The aperture of a telescope—the size of the opening set by the diameter of its lens or mirror—determines how much light it can gather. The larger telescope on the table collects 800 times more light and can see 28 times farther into space than your eye. The smaller one collects less light and extends your view only about a quarter as far into space. along the western horizon.
Making Records of what we Observe
Like all good scientists, astronomers keep track of their work. The history of astronomy is marked by advances in observation and record-keeping.
Good records let astronomers compare their observations over time. The earliest ones were simple sketches of star positions. Today, charge-coupled devices (CCD cameras) record and store observations as computer data.
Our ﬁrst and most important astronomical instrument is the eye. Until Galileo came on the scene, observers used simple tools and visual observations to record what they saw. Their drawings and detailed notes described the positions, movements, and brightness of objects in the sky.
Astronomical records became more detailed as astronomers used telescopes to see the Moon and planets as worlds and the Milky Way as countless stars.
The micrometer was the ﬁrst instrument used on a telescope. It gave astronomers the ability to measure exact separations between objects in space.
The Photographic Camera
Thanks to ﬁlm cameras, astronomers replaced sketches with actual images of what they saw. Time exposures let them capture more light from celestial objects.
The CCD Camera
CCD cameras are data-collection machines. They are very sensitive and capture light from dim, distant objects in many different wavelengths. Nearly every imaging system in use at modern observatories has a CCD chip or camera at its heart. These give astronomers precise, high-resolution images and measurements.
Breaking Light into its Components
If you send sunlight through a prism, as Sir Isaac Newton did, you’ll see a rainbow of colors. This visible light is just a small part of the electromagnetic spectrum.
Today, astronomers study all the light streaming from objects in space. Their tools are spectrographs and spectroscopes, which break up light into its component wavelengths.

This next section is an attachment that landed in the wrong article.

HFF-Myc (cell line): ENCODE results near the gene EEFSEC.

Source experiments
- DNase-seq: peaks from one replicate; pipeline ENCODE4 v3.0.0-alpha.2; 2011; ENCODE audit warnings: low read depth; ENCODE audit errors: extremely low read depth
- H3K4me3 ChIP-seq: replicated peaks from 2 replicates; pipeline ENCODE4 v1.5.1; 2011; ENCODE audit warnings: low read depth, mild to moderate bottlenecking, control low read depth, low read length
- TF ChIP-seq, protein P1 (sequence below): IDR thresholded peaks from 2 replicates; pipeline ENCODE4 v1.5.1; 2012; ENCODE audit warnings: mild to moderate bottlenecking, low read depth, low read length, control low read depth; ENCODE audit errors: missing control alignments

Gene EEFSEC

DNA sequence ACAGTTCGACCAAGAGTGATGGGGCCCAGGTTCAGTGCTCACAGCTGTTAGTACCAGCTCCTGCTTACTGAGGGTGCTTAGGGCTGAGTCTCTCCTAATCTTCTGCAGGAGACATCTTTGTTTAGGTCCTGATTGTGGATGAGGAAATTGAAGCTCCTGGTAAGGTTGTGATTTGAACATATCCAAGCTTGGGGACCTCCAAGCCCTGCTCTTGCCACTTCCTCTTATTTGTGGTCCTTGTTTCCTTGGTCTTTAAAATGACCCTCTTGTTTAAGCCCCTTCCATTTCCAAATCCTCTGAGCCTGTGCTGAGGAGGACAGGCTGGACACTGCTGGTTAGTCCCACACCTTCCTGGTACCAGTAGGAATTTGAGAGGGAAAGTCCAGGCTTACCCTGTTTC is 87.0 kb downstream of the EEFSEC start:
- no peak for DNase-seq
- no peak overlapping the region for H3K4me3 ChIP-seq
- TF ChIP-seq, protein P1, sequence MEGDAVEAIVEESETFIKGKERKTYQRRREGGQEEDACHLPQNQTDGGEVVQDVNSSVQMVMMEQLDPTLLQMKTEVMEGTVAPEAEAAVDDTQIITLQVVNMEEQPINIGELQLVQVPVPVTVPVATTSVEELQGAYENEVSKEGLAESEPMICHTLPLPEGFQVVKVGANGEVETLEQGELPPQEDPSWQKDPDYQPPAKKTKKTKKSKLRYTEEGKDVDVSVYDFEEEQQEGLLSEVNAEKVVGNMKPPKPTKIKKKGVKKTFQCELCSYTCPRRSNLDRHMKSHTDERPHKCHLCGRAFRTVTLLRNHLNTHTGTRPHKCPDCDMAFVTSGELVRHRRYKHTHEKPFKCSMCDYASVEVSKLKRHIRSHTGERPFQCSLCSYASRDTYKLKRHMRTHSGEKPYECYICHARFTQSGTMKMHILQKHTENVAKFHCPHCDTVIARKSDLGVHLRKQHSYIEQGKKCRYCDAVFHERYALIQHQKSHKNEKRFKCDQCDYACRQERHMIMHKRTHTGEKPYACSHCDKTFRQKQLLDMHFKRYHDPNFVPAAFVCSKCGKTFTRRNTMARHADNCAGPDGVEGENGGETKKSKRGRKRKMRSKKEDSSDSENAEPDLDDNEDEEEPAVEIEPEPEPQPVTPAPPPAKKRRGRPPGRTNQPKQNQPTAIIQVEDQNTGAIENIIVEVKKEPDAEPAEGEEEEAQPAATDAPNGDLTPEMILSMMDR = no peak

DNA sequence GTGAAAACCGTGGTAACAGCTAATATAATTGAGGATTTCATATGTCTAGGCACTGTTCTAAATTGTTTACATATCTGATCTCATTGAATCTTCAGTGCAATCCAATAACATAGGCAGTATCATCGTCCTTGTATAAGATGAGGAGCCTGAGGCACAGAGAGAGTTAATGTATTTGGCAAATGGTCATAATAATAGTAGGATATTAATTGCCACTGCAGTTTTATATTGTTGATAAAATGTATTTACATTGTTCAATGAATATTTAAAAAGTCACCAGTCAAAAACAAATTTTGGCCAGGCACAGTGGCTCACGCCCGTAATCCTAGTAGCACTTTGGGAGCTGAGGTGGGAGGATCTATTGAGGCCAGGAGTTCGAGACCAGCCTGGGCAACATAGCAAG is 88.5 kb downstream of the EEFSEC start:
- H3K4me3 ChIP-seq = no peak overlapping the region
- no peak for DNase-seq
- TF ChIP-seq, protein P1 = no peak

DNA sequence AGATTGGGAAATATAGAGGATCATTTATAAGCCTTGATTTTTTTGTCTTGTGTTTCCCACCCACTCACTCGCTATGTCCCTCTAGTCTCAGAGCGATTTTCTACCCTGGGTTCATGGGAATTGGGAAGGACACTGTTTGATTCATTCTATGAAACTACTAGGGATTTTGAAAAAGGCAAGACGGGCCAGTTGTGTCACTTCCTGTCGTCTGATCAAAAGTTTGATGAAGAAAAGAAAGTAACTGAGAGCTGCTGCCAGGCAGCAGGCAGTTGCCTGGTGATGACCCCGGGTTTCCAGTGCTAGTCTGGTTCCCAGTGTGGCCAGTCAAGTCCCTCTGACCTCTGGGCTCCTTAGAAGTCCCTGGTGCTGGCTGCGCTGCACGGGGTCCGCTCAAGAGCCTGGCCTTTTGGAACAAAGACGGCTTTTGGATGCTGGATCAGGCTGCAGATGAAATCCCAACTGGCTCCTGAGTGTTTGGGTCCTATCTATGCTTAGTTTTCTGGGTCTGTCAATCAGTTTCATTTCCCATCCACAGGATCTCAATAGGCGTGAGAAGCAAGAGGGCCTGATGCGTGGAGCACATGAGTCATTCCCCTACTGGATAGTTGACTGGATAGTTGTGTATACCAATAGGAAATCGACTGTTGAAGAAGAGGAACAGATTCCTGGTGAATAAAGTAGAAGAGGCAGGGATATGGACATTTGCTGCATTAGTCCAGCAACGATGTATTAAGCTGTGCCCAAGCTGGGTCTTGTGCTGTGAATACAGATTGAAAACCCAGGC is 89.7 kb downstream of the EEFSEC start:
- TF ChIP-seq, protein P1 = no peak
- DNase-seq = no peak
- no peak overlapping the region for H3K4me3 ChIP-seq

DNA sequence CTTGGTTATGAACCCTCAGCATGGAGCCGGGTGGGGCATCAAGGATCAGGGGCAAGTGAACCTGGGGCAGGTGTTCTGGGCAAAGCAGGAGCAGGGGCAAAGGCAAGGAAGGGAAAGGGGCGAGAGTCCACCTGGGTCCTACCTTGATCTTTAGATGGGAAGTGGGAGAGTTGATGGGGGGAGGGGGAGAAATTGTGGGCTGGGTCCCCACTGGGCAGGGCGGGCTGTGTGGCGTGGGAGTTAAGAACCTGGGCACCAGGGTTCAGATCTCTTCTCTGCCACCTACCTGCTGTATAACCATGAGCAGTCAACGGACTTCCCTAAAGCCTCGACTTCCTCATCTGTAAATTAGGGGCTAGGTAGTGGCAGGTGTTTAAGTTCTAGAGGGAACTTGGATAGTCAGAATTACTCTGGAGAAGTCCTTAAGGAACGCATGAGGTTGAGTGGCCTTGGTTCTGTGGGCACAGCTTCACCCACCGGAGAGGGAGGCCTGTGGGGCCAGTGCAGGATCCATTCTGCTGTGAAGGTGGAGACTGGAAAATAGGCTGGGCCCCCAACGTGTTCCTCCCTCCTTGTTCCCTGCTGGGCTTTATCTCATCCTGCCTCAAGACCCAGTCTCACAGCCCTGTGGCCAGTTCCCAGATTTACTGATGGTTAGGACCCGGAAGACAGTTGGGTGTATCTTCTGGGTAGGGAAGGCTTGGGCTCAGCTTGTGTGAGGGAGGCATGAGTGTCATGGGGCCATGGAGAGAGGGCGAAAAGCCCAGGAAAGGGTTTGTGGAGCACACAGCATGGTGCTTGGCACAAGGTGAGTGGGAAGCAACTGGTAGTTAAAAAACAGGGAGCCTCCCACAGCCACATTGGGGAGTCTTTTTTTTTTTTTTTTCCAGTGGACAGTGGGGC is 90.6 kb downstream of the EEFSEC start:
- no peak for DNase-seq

What a Spectrum Tells Us
A spectrum of the light from an object indicates its temperature and the chemical elements it contains. The way the dark and light bars are arranged in a spectrum can also reveal the speed of an object and the direction in which it is moving. These spectral “ﬁngerprints” help identify many physical characteristics of stars, planets, and galaxies.
Seeing though Earth's Turbulent Atmosphere
How Adaptive Optics Systems Work
While Earth’s atmosphere makes life possible, it also gets in the way of astronomers who want to study objects in space. There are two ways to deal with this atmospheric blurring: put observatories in space above the atmosphere or add adaptive optics to telescopes on the ground.
Adaptive optics systems distort mirrors to “correct” for atmospheric effects. This provides sharper images.
The Result of Adaptive Optics
An adaptive optics system shoots a laser beam through the atmosphere. This creates an artiﬁcial “guide star” that the system uses to measure the distortion of our atmosphere. Information is then fed to a mechanism that makes constant, tiny adjustments to the mirrors to match the atmospheric distortion. The resulting image looks clearer and sharper, as if the atmosphere weren’t in the way.
Combining the Light
Sometimes a target is too far away or is one of many objects in a crowded field. This makes it difficult to observe. Even a large telescope may not provide a sharp enough view. To get clearer views of objects, astronomers want to build ever-larger telescopes. If this isn’t possible, they combine light from two or more telescopes in a technique called interferometry, as with the Crab Nebula radio image (left).
Sharpening the View
When multiple telescopes (A and B) are combined in an interferometer, the resulting super-observatory lets astro-nomers achieve the sharpness of a much larger telescope (C). They can use it to zero in on very small areas of the sky, like individual stars or the centers of galaxies. Interferometry is a technique that is used today with both optical and radio telescopes.